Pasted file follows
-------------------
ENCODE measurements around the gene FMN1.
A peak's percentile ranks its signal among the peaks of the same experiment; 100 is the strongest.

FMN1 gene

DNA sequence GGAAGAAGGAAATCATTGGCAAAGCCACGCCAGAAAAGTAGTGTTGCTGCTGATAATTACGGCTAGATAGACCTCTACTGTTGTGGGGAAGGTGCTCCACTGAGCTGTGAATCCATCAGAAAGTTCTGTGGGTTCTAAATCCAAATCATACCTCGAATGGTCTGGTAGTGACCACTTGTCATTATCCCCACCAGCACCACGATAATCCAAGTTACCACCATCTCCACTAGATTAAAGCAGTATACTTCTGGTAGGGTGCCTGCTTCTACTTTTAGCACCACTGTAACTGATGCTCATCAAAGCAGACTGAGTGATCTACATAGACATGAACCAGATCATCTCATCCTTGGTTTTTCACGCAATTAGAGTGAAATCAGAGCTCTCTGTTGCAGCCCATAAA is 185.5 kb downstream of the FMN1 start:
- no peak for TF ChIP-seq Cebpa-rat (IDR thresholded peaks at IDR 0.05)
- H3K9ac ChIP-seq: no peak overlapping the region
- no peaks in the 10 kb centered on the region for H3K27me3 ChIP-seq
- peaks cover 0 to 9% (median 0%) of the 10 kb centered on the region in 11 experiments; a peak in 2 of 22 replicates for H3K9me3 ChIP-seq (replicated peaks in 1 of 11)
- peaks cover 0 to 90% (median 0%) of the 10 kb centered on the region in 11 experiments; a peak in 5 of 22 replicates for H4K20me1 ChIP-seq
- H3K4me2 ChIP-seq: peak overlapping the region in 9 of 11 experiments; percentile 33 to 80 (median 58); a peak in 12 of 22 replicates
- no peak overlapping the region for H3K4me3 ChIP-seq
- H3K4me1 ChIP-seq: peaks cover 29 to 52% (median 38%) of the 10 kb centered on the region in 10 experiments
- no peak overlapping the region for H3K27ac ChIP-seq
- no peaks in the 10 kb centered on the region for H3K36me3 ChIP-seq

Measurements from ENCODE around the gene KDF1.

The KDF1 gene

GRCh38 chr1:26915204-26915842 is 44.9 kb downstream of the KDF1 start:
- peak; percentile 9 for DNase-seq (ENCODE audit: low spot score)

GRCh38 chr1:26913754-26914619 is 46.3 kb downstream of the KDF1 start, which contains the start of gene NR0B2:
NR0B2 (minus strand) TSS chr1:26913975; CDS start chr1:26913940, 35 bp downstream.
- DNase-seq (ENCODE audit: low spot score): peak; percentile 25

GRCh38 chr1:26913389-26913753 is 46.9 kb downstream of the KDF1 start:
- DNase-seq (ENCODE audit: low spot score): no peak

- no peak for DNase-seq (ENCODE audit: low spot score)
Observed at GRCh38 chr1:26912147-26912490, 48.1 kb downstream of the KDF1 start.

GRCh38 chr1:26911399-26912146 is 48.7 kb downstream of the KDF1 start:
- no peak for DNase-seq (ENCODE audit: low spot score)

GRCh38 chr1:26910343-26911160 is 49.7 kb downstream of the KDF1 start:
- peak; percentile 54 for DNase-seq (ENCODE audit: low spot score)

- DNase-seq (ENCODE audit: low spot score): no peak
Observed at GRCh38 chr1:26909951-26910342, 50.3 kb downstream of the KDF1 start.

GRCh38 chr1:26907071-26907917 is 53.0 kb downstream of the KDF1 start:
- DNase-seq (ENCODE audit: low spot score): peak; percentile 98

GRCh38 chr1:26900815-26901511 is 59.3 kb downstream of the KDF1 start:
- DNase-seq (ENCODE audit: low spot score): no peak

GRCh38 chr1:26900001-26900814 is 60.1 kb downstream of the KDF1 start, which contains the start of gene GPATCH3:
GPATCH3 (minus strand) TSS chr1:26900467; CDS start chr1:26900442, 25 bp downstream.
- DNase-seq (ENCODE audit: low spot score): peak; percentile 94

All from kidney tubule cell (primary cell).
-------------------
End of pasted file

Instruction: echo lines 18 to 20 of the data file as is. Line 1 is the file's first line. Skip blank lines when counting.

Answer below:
- peak; percentile 9 for DNase-seq (ENCODE audit: low spot score)

GRCh38 chr1:26913754-26914619 is 46.3 kb downstream of the KDF1 start, which contains the start of gene NR0B2:
NR0B2 (minus strand) TSS chr1:26913975; CDS start chr1:26913940, 35 bp downstream.